We know that the US economy ‘officially’ contracted at an annual rate of 2.1% in Q1 before rebounding on inventory build(restocking not sales) in Q2.
We also now have official confirmation that as of Q2, Italy is back in recession, the Japanese and German economies contracted and France was stagnant with zero growth.
Portugal’s price index slumped 0.7% in July. Spain saw the steepest slide in consumer prices in five years. See stagnation in the Eurozone here. Brazil is struggling too, with revised 2014 consensus forecasts recently down to 1.44% versus the 3% forecast last summer.
In the first half of 2014, Russia’s growth slumped to an annualized rate of .85%, the slowest rate in five quarters, and is expected to weaken further in the second half of the year. Together these economies represent more than 60% of global output as shown here.
Bulls peg hopes on a continuation of higher growth in the UK, China and India. But with high household debt and weak wage growth in the UK as well as weak domestic demand in China and India, these countries are in need of stronger external demand to support their growth. That is unlikely to materialize over at least the next year or so.
Despite the hype and hope of central bank monetary experiments, the global economy is slowing at a an accelerated pace coming into the second half of 2014. Economic bell weather copper concurs, having fallen more than 32% since 2011 and 7% year to date. Government bond yields are also deflating with global growth: the 10 year German bond yield today moved below 1% as the US 10 year yield is back at 2.4% down from 3% 7 months ago. And yet, US mortgage applications–normally expected to surge as rates fall–have not picked up, now at levels last seen in 2000 (shown below). The golden goose of lower rates seems to have finally exhausted its ability to force increased consumption.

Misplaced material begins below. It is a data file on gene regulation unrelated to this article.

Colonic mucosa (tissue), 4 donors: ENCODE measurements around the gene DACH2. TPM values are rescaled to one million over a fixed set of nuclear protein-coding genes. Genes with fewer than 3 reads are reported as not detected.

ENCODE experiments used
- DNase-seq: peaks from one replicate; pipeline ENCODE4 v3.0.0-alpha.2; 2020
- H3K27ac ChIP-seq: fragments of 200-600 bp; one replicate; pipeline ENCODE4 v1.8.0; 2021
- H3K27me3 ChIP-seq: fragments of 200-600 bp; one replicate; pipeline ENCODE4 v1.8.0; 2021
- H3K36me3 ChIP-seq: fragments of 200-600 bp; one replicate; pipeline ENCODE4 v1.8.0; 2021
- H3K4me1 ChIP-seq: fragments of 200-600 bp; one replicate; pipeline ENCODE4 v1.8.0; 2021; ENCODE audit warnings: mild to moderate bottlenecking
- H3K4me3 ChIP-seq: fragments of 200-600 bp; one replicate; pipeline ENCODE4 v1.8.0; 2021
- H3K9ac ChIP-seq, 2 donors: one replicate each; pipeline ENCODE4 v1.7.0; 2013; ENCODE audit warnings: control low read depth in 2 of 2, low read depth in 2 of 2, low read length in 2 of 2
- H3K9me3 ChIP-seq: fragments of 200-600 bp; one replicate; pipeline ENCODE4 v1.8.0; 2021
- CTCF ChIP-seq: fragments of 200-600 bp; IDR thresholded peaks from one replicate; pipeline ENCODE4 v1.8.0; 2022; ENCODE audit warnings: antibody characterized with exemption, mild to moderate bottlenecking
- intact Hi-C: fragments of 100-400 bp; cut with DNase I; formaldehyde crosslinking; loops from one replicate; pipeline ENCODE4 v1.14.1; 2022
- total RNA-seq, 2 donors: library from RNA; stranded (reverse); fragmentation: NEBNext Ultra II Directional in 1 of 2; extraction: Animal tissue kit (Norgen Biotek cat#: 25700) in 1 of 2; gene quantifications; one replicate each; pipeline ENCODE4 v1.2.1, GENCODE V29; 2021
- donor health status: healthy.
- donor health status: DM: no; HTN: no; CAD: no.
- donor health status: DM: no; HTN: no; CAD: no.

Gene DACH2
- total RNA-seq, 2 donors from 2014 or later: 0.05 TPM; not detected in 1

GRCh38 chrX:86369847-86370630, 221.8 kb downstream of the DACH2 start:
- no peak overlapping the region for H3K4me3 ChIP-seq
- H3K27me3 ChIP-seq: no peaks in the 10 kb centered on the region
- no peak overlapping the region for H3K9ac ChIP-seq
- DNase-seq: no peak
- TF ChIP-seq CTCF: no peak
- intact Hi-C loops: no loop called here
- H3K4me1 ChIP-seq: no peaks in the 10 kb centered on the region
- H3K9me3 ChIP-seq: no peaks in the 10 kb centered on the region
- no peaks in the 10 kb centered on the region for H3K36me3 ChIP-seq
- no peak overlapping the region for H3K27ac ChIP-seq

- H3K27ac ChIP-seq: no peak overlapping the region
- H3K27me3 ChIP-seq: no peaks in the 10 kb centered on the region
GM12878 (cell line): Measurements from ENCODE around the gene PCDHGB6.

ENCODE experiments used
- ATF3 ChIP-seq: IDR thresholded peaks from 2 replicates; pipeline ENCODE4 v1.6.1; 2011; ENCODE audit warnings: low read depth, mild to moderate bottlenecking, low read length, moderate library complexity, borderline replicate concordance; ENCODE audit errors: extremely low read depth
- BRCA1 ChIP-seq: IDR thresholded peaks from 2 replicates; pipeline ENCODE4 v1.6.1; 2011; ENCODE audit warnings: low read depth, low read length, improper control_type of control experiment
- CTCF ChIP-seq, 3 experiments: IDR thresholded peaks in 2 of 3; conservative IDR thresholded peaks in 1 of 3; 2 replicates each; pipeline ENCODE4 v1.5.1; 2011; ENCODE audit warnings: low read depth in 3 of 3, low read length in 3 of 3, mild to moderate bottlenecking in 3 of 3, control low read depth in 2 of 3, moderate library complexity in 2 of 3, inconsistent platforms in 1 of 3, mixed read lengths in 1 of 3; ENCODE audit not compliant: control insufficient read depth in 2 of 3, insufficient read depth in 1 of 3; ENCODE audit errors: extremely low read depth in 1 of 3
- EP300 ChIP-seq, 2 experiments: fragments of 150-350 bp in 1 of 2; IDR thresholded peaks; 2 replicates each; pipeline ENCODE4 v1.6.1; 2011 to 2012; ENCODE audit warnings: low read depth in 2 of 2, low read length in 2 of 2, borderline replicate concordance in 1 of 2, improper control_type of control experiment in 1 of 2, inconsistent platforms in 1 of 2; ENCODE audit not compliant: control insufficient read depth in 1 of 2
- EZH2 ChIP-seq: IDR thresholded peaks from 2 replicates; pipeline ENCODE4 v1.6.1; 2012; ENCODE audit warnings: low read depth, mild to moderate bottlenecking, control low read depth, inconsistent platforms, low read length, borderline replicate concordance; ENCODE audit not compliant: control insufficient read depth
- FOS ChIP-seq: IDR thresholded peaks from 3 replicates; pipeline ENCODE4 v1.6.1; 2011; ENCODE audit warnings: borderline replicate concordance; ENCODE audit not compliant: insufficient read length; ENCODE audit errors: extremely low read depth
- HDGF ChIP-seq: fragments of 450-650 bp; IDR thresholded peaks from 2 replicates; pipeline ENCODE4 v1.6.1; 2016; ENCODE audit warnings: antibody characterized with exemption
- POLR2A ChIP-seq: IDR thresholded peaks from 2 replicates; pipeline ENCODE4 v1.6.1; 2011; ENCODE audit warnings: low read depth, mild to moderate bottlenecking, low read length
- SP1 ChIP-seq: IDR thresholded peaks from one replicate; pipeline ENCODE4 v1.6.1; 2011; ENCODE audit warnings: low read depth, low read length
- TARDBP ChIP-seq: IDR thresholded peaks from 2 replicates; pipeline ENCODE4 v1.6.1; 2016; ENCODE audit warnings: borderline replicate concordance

All that remains is for the algo-driven S&P 500 to admit facts and fall back down to reconnect with sales growth here on planet earth. This chart showing the extreme overshoot of large cap North American stocks (here the S&P 500 in red) on QE hopes the past 2 years, as compared with other growth barometers like industrial metals and Chinese stocks, gives a sense of the price risk facing present stock holders. As well as the opportunity coming for those who can design themselves now to be ready.